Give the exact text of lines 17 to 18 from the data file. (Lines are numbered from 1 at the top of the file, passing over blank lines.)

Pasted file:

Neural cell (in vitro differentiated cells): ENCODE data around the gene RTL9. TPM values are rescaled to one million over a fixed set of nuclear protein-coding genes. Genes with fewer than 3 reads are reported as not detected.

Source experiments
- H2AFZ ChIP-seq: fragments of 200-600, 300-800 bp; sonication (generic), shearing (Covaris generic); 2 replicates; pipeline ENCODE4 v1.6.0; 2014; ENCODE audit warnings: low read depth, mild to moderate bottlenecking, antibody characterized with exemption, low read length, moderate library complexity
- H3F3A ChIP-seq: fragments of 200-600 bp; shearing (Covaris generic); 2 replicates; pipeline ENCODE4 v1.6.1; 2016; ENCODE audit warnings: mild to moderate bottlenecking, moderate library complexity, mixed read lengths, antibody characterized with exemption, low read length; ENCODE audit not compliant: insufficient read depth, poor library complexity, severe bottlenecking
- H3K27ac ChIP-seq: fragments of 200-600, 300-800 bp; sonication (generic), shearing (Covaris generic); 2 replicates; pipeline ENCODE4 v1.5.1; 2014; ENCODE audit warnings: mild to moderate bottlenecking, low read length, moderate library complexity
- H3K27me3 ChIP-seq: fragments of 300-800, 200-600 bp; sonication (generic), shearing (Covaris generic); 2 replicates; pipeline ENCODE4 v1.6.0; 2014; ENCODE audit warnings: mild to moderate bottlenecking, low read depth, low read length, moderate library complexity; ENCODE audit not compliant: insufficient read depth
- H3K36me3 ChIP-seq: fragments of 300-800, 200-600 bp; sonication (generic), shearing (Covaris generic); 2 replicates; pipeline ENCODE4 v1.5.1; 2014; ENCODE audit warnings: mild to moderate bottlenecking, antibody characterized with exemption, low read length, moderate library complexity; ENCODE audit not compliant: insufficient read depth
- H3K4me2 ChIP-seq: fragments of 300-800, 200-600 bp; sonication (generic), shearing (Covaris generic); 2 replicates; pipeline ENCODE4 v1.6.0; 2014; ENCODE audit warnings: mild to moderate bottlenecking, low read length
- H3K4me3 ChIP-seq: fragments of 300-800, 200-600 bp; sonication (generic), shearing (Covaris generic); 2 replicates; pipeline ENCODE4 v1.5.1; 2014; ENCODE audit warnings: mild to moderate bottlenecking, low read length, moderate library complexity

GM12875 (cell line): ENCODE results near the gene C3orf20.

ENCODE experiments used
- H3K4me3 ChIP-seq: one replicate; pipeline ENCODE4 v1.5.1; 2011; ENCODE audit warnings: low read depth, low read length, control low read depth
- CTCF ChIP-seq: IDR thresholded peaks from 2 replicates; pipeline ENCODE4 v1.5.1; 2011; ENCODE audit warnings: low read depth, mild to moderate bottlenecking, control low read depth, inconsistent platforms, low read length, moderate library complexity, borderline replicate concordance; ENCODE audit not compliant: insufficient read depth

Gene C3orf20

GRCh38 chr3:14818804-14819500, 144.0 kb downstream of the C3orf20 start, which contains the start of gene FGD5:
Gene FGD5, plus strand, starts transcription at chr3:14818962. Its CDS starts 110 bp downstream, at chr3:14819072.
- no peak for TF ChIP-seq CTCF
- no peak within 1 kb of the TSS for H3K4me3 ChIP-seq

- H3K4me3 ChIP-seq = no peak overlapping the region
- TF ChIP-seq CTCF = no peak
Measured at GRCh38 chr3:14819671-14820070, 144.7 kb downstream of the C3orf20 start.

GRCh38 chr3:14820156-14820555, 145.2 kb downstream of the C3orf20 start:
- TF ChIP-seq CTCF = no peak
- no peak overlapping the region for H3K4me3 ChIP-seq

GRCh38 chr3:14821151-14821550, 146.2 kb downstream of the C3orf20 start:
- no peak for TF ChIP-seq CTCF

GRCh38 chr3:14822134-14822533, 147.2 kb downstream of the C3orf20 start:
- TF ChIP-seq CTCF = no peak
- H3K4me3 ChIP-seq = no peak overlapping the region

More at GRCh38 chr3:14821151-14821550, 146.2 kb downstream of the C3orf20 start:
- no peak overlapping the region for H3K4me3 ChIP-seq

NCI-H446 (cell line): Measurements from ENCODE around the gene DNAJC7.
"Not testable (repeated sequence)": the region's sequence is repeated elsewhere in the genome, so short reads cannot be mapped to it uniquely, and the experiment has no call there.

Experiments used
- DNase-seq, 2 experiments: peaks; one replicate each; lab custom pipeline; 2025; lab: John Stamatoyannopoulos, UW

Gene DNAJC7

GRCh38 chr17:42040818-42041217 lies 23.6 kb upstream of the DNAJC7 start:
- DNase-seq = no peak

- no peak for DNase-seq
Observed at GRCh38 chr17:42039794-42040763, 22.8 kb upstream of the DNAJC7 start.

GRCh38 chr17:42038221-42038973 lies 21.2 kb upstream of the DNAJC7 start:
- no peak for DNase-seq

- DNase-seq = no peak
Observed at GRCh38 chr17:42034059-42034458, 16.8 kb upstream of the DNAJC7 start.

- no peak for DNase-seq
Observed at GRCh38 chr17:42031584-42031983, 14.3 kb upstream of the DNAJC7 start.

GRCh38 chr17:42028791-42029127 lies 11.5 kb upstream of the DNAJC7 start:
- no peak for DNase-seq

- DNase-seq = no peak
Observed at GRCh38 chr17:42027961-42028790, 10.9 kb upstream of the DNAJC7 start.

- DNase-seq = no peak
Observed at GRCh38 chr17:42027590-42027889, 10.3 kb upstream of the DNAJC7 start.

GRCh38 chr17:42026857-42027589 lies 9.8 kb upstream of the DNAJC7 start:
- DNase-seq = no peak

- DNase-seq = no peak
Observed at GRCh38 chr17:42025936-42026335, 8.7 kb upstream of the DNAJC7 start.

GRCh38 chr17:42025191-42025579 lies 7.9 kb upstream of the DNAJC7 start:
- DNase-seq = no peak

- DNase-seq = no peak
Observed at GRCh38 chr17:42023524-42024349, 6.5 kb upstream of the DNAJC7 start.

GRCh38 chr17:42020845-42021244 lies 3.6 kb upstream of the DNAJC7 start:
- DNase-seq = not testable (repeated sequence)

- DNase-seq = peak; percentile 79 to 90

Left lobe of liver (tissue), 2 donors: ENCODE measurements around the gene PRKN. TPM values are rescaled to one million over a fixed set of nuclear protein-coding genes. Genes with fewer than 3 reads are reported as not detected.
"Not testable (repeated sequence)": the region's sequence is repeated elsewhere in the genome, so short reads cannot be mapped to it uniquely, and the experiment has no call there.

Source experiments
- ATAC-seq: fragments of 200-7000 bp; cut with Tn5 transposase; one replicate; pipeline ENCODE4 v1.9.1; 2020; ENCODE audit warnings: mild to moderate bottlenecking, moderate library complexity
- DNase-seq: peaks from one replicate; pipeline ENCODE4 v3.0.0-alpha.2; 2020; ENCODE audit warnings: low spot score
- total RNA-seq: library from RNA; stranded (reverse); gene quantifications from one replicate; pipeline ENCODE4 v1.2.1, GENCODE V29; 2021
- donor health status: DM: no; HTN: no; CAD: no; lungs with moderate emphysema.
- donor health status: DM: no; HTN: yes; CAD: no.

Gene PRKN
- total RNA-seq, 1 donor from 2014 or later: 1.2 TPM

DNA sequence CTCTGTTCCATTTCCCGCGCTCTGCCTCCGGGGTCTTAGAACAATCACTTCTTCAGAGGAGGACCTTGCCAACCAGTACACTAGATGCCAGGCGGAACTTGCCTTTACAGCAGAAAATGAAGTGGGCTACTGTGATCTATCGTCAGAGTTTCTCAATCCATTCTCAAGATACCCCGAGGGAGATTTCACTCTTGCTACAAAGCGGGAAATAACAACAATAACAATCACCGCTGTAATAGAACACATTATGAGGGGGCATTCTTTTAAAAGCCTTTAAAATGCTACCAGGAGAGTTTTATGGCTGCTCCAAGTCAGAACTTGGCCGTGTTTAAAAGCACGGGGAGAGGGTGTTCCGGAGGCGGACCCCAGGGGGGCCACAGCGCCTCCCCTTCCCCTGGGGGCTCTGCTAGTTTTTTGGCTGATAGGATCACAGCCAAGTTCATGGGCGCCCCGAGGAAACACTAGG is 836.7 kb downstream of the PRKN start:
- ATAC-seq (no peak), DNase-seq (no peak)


- no peak for TF ChIP-seq CTCF
- no peak within 1 kb of the TSS for H3K4me3 ChIP-seq